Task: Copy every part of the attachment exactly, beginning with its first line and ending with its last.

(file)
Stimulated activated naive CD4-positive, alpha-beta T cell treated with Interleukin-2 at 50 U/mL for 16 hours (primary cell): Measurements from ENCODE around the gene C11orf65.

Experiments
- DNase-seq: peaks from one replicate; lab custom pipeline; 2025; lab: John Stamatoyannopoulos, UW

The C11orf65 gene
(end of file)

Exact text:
Stimulated activated naive CD4-positive, alpha-beta T cell treated with Interleukin-2 at 50 U/mL for 16 hours (primary cell): Measurements from ENCODE around the gene C11orf65.

Experiments
- DNase-seq: peaks from one replicate; lab custom pipeline; 2025; lab: John Stamatoyannopoulos, UW

The C11orf65 gene